The Indian Removal Act of 1830 and what it did to tribes in NC

1200-1600 HOME IS WHERE THE HEART ISThe Ohio River Valley Sioux (related to the Dakota tribe) were located in what is now southeastern Ohio, including Gallia, Meigs, Vinton, Lawrence, Jackson, Pike, Highland and Ross counties.


The Ohio River Valley Sioux became so large in population that their settlements spread to the eastern slopes of the Allegheny Mountains, in what is now Virginia and West Virginia. During this time, the Tutelo/Saponi and other tribes related to the Sioux made first contact with European colonists. Because of attacks by the Iroquois from the north, these Siouian tribes were forced to move to North Carolina.

The language spoken by the Siouian tribes was Tutelo, and a part of the people called the Tutelo, while others call themselves by other names, including Saponi.
In 1711, Governor Alexander Spotswood of Virginia offered sanctuary to the Tutelo and related tribes, who were still being attacked by the Iroquois. The sanctuary was located at Fort Christanna, Virginia. So the people returned to Virginia. The Iroquois attacks stopped at the signing of the Treaty of 1722.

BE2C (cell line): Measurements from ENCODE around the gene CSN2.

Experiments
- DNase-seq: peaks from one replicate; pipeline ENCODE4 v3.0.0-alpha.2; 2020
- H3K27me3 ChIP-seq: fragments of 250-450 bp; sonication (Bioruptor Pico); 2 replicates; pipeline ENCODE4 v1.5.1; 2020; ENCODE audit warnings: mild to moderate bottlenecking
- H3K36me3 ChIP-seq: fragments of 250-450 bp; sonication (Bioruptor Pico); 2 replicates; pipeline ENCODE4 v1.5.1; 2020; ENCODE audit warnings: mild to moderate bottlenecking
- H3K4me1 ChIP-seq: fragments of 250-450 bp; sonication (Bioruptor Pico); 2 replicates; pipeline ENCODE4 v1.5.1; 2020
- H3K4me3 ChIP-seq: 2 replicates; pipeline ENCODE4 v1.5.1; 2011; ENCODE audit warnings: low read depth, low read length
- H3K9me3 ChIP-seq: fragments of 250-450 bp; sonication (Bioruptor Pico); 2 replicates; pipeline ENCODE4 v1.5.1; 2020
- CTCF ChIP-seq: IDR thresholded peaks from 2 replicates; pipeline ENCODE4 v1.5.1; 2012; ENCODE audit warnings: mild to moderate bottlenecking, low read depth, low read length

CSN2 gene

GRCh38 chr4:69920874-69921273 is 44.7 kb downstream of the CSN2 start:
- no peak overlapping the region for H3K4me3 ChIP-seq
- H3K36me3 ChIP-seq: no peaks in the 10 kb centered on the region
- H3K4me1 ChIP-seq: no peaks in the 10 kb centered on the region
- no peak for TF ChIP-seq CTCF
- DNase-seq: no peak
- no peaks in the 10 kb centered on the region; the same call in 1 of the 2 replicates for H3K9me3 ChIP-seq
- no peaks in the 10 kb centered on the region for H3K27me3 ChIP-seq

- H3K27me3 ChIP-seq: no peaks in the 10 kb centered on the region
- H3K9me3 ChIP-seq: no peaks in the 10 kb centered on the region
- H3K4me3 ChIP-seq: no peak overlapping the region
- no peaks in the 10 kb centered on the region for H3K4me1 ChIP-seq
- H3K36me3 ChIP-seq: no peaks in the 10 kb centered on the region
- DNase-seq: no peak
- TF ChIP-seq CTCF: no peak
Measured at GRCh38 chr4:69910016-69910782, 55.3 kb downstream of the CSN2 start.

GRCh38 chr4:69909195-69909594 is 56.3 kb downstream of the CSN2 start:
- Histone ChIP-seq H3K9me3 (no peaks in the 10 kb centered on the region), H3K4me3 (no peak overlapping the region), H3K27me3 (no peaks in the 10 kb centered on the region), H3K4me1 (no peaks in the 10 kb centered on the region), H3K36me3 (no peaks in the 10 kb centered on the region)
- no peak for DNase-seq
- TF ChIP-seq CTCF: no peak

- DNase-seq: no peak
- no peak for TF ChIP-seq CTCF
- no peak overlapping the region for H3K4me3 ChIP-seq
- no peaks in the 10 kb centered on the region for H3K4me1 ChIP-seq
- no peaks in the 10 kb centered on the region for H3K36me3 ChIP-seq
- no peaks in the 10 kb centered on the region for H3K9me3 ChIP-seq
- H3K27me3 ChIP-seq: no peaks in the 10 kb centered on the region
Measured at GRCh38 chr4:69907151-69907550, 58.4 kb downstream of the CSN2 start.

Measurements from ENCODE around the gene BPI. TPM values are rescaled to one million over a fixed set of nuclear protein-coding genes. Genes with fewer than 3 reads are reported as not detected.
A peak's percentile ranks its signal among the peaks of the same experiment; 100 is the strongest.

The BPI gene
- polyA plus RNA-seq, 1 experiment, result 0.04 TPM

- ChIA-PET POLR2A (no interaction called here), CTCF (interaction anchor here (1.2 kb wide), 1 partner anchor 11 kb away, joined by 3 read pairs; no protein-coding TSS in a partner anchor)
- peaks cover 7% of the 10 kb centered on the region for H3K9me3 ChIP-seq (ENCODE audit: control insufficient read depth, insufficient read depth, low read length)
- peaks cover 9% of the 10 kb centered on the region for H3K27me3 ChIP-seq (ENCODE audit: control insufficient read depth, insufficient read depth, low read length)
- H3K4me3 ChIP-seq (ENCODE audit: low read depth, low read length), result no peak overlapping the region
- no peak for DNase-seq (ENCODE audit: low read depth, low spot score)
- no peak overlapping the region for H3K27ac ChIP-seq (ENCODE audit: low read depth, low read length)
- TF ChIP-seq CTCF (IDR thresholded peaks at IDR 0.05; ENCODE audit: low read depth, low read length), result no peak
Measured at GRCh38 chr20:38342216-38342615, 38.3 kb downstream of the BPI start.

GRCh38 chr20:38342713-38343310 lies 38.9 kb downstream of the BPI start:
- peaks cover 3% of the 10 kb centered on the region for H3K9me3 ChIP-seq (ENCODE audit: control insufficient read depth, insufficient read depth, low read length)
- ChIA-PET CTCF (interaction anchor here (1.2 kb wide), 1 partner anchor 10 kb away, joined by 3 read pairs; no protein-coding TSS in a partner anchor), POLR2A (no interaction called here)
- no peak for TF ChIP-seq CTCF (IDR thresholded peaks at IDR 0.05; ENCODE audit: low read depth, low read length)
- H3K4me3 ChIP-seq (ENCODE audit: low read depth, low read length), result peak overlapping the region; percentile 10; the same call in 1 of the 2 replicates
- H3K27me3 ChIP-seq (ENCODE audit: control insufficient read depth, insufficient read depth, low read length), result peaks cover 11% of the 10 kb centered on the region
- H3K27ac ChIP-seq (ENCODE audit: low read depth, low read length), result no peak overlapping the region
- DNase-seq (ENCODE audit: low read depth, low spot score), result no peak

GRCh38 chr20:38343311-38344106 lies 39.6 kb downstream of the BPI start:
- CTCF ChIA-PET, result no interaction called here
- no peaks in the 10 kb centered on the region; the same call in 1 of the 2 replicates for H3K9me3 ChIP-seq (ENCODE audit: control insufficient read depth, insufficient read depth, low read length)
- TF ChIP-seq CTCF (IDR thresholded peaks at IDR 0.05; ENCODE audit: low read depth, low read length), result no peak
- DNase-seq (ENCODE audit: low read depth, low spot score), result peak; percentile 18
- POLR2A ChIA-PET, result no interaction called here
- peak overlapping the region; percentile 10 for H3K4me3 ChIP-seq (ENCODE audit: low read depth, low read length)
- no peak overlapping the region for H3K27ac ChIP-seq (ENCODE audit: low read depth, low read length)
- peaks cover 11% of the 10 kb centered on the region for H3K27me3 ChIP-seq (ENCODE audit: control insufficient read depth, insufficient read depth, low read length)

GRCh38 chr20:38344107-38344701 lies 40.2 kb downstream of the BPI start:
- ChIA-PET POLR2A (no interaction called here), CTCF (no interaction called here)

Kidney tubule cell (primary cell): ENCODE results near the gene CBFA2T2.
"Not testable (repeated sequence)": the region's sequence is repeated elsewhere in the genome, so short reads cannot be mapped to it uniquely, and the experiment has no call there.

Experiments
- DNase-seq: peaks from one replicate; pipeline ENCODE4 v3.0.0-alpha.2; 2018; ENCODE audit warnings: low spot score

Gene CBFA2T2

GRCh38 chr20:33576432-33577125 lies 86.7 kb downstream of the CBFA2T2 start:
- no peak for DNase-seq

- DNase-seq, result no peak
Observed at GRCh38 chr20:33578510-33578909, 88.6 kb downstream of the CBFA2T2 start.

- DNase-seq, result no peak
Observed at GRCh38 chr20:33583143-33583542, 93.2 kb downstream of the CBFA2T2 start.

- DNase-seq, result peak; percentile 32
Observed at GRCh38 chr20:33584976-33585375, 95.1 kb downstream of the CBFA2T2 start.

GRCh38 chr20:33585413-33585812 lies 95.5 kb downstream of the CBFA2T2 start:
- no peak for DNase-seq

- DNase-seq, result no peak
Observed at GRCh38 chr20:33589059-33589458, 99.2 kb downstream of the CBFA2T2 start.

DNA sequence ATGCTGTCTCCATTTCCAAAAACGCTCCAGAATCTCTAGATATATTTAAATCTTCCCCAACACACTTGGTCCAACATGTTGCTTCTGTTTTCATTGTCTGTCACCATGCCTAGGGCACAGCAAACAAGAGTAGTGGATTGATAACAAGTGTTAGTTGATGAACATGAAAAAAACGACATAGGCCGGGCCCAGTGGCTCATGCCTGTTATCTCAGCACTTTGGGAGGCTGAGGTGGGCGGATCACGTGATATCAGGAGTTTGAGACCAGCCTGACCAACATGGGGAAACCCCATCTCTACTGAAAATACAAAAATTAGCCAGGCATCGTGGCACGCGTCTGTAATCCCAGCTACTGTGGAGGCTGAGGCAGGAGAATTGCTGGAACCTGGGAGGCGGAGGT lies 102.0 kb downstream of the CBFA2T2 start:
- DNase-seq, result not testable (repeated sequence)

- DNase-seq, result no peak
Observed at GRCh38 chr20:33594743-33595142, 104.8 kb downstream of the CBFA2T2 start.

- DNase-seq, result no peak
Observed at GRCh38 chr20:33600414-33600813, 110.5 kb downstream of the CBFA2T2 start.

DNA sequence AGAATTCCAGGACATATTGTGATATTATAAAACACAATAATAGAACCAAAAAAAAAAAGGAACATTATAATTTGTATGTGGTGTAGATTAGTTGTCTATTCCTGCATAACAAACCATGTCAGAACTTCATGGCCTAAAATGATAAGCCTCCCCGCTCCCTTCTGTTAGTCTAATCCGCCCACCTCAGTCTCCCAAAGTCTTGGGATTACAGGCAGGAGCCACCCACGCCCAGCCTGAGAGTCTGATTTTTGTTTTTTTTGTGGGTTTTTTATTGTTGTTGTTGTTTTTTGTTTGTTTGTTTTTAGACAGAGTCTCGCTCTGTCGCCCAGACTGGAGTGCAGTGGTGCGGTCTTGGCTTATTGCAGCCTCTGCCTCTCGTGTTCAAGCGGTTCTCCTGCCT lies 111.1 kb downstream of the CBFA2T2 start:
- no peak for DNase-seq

The tribe began to move north to Pennsylvania and New York under pressure from white settlers coming into Virginia.

The Indian Removal Act became law. This law made it legal to remove Native Americans from their land in the southeast. Indians were rounded up by soldiers and forced to march long distances to reservations. Many Indians died on these journeys.

Because of the Indian Removal Act, many Native Americans began to refer to themselves as "colored" or "mulatto" to avoid removal. Therefore, the former Saponi were forced to take English names.


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